Research works interested in the analyzis of the effects of public participation on public action and decisions, generally suffer from a triple deficiency. They can, at first, be focused only on the specific effects of the devices, which isolates the analysis of different decision-making scenes in which they are necessarily inserted. They may also - and both are related in part - understand only short-range effects, while an historical perspective should allow to better understand the transformations of public action, even in a local territory. Finally, contemporary studies on participatory democracy have an obvious problem: as most contemporary experiences are only consultative, noticeable effects are often microscopic. By proposing a socio-historical study of an experience that took place in the neighbourhood of Alma-Gare in Roubaix in the 1970s, we aim to overcome some of these difficulties. World-wide known experience of participation (which has as yet been the object of only very little scientific work), it is in many ways exceptional, especially because in this case, the mobilization of the inhabitants has allowed a deep transformation of the public action in the short, medium and long term.
 

Héloïse Nez

LAVUE, ENSA Paris-Val de Seine
The impacts of citizen participation in the making of the city: the permanent committee of dialogue in Paris Rive gauche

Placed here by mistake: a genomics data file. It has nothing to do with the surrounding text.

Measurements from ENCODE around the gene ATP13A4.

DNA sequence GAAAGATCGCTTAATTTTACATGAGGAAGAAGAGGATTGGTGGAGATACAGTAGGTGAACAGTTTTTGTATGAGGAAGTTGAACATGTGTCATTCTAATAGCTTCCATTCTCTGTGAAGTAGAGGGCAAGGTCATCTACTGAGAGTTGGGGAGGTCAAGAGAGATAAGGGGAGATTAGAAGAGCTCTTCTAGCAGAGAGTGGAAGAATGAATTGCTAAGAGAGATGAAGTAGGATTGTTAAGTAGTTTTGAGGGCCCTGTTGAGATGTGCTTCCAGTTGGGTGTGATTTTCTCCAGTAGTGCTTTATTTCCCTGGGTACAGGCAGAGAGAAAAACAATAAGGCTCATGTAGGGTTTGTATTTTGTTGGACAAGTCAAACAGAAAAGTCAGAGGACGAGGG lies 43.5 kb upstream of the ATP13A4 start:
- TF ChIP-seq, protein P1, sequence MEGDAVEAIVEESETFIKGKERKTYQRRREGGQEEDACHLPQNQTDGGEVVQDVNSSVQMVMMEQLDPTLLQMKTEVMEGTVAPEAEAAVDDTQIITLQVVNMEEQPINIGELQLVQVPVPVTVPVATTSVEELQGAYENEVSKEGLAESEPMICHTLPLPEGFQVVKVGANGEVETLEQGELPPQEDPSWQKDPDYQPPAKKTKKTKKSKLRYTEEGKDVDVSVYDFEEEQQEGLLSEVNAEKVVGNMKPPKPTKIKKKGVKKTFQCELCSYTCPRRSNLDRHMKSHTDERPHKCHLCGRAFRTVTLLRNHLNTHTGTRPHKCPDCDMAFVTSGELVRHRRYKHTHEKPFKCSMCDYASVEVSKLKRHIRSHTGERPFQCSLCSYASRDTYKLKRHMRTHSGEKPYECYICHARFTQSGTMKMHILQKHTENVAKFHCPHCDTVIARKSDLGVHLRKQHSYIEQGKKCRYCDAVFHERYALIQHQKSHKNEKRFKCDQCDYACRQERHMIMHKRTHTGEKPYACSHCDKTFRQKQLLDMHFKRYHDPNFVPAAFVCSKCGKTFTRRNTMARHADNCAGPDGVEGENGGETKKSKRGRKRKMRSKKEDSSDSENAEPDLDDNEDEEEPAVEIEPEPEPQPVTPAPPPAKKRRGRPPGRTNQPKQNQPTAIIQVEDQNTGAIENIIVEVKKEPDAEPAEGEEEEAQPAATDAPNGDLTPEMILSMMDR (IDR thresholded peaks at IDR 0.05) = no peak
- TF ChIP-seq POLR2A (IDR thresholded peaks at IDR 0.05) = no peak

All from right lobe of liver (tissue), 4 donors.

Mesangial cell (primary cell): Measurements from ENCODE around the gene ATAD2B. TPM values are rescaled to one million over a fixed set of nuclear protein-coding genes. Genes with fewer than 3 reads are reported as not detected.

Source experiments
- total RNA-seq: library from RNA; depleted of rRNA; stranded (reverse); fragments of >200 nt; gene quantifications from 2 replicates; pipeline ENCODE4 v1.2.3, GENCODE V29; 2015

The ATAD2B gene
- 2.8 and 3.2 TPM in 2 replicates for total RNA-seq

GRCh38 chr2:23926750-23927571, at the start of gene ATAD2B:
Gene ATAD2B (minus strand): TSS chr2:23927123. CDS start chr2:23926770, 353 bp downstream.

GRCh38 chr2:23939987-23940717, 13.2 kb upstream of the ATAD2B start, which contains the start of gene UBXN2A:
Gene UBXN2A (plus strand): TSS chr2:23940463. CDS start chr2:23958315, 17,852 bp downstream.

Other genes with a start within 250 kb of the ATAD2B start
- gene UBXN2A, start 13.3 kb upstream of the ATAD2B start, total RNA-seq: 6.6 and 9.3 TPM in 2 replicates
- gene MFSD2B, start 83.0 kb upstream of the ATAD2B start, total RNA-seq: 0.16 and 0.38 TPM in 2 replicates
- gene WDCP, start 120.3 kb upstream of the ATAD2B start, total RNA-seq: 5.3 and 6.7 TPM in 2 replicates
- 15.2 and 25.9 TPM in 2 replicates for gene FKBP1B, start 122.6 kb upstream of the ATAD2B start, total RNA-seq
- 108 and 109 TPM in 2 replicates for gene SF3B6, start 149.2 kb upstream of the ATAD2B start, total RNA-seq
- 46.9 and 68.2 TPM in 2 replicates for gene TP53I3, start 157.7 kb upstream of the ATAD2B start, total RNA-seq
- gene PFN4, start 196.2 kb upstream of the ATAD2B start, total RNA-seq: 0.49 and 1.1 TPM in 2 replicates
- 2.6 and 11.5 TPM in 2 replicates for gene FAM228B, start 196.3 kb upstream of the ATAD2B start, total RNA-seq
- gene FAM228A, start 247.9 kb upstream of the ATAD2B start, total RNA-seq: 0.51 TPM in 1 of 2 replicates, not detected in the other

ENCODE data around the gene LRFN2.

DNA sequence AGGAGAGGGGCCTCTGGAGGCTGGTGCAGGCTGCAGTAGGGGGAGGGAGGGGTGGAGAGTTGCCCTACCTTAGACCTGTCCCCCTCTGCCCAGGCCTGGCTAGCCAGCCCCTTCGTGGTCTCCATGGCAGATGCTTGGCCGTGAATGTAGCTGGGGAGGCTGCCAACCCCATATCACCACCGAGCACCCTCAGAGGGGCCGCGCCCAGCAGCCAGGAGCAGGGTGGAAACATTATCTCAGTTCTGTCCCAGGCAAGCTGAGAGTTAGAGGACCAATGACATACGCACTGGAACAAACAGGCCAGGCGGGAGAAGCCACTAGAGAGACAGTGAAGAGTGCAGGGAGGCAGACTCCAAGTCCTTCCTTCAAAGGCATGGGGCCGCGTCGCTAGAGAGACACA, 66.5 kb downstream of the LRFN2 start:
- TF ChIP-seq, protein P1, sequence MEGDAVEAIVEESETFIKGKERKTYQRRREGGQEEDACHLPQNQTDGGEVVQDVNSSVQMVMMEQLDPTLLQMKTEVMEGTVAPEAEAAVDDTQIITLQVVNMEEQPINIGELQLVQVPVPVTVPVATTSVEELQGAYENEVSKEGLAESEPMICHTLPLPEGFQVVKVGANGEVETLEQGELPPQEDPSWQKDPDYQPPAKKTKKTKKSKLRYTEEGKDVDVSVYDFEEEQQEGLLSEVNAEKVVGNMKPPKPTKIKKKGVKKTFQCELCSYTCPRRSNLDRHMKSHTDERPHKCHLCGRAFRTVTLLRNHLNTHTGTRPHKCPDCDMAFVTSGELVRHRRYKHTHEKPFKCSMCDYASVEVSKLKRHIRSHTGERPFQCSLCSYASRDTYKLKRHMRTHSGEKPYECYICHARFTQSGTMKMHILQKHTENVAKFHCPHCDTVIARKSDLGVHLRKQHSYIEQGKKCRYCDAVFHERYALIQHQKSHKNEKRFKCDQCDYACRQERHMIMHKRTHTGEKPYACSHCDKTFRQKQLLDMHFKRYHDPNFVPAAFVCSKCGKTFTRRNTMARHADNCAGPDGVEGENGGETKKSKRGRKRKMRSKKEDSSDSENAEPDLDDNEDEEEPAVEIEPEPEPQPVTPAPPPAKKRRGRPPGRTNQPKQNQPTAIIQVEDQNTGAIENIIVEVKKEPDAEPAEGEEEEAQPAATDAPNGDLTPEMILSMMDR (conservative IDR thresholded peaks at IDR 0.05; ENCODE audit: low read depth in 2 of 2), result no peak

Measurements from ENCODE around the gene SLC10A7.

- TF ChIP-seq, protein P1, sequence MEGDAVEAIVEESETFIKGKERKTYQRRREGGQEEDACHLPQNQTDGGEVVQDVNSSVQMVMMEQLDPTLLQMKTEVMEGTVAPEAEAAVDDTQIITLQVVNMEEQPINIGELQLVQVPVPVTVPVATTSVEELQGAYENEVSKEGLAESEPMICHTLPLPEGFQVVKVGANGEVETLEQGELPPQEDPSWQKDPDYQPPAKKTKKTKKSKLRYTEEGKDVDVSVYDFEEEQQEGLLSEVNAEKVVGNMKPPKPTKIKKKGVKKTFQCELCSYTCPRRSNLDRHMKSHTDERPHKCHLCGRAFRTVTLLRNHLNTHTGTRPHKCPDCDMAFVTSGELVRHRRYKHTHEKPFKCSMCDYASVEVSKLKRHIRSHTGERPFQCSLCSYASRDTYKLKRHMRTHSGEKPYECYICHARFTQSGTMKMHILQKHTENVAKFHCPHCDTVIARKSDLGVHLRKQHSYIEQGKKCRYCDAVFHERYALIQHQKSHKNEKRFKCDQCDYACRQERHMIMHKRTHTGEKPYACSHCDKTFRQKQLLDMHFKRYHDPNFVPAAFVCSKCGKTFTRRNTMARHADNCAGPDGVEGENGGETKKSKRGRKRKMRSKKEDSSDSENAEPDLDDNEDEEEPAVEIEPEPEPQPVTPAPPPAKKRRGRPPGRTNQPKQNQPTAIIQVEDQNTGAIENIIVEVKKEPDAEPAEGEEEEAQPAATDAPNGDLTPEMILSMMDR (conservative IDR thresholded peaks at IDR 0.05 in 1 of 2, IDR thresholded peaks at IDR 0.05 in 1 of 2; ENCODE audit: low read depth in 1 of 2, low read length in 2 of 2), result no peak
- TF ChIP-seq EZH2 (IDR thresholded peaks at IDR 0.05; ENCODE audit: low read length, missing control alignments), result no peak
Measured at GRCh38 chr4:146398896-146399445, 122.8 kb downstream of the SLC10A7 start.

In participatory democracy processes, the impact of citizens is often limited to the neighborhood level, without influencing the major urban transformations. However in Paris Rive Gauche, the associations came to have a significant impact on a large urban project. In reflecting on this exception, this paper shows that associations can impose their knowledge in the negotiations, despite the questions of scale and the economic dimension of the projects, from the moment they arrive to capture effects of political opportunities, to develop a capacity of counter countervailing expertise and to mobilize it in a double dynamic of cooperation and countervailing power. This articulation between logics of knowledge and power is probably the condition that citizens can he heard on great urban issues. To understand the impact of the associative participation on a great urban project, it is thus necessary to take into account the context and to replace the effects of the participatory process among a wider set of collective actions.
 


Workshop 4-3 : Context and evaluation of public participation: methodology and criteria for assessing the effects


Discussants : Giovanni Allegretti (Centro de Estudos Sociais, Universidade de Coimbra) & Loïc Blondiaux (CESSP, Université Paris I)
 

Charlotte Da Cunha, Steve Plante, Liette Vasseur